L'idée d’examens linguistiques pour recevoir l'accréditation mettrait sûrement fin aux affaires d’une grande partie des médias ethniques. C’est le but des médias ethniques. Pour communiquer avec ceux qui n'ont pas encore maîtrisé nos deux langues officielles. Ou est-ce que c'est à proscrire aussi? Nous ne sommes pas certains si des journalistes français pourraient passer l’examen onéreux sur la grammaire française du gouvernement. 

But it is the very notion that the Quebec state has the arrogance to think it has a right to control and invalidate those who practice our most essential freedom that is so objectionable. We cannot blame Payette alone. In her mandate, the Minister made reference to the necessity for this study because of the "general crises of media in industrialized countries." What crises? Too much free expression? Is there a fear that some brave and enterprising writers may actually put some dents into the historically revisionist nationalist narrative that has given birth to so many lies that have underpinned our culture wars of the past four decades? Is there a fear that too much truth shall out? But of course this is the Minister who recently encouraged Quebecers snitching on each other in order to enforce the language laws.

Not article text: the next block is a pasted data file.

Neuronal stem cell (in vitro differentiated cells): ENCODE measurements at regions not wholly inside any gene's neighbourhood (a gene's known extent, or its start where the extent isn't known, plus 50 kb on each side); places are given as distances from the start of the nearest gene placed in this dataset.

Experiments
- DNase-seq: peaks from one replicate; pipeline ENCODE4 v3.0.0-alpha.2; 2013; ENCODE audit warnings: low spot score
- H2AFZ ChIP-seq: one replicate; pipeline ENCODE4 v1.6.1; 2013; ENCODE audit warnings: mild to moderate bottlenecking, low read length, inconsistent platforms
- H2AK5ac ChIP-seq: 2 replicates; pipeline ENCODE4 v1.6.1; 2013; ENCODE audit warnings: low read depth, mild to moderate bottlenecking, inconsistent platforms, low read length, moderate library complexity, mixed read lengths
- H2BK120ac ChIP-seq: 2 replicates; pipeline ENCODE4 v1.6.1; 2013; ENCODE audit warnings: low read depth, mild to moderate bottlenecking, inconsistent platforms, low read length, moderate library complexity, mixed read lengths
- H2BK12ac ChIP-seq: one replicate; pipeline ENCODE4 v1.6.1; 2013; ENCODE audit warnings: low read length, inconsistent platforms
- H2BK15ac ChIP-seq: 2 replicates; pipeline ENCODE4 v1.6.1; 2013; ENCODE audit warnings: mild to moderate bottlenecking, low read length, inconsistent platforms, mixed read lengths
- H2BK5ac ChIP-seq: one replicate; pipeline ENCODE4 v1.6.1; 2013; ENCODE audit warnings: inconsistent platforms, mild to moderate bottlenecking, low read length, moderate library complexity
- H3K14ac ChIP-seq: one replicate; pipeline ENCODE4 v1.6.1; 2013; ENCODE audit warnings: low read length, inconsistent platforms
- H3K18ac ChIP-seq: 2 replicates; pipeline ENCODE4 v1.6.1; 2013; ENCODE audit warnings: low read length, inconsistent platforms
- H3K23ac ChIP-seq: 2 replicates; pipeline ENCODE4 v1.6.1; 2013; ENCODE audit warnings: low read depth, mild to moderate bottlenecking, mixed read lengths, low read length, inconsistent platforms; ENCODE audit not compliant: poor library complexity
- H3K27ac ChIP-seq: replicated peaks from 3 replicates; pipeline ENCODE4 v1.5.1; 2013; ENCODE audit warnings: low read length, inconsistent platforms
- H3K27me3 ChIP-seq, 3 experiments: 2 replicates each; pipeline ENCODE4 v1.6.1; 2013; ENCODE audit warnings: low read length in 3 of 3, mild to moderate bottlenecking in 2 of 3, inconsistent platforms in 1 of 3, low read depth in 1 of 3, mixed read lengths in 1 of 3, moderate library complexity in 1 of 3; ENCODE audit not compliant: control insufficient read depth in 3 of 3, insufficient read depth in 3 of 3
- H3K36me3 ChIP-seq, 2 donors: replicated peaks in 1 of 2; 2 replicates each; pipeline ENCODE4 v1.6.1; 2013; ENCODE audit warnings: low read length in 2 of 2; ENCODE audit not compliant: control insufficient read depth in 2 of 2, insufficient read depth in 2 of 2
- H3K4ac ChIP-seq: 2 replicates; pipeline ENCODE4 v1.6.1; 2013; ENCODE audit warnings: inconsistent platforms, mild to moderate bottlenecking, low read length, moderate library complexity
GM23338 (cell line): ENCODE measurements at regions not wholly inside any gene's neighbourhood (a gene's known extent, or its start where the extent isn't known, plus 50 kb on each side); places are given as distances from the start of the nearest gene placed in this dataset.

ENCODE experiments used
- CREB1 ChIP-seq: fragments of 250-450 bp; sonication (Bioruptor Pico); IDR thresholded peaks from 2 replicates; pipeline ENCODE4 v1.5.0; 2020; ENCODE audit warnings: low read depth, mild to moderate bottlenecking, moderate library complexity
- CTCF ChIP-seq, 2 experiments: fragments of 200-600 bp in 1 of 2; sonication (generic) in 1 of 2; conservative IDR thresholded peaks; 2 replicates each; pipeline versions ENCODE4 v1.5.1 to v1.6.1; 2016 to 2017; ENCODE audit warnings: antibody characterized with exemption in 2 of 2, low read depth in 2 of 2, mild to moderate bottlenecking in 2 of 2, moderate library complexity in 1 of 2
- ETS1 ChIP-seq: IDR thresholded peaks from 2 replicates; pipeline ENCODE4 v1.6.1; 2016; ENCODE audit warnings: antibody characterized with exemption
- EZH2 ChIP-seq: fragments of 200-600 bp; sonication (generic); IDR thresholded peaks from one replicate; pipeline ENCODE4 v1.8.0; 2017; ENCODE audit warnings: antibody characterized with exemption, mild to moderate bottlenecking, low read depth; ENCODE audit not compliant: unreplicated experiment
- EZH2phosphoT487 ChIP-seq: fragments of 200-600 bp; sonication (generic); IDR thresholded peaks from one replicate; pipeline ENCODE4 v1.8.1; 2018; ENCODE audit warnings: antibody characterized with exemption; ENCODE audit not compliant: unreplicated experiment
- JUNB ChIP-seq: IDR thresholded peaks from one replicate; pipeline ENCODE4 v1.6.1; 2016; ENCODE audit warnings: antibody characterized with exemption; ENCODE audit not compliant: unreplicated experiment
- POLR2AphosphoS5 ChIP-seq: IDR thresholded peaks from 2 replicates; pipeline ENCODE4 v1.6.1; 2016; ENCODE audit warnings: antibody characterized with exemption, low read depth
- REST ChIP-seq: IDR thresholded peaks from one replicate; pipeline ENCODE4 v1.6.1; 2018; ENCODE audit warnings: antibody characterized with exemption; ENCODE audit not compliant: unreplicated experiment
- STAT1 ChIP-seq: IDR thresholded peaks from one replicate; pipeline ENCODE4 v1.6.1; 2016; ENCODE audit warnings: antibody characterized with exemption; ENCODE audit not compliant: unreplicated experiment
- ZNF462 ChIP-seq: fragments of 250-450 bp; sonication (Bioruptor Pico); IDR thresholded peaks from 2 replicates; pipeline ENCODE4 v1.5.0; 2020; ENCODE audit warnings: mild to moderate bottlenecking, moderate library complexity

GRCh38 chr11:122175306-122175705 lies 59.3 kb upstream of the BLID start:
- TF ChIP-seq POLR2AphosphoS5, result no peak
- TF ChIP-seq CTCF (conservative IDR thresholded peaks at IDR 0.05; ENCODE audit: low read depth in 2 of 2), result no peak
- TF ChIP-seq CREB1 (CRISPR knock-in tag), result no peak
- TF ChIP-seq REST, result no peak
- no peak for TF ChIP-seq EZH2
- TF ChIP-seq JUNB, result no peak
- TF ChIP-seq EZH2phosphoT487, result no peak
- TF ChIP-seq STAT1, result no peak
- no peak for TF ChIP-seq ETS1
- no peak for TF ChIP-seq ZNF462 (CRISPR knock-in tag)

In speaking to senior members of the Charest administration we were assured that the report was just being studied and there was no commitment to implement it in whole or in part. We hope that is true. Because Payette's statocratic bias is frightening at times. In one section she clearly states that she favors " a new model of regulation for the Quebec press." we were not aware that there was an old model that regulated the press. The bedrock of a free society is an unregulated press. As Orwell wrote, the point of free expression was the right " to say and write those things that infuriate others." What part of freedom does Mme. Payette and the Minister not get?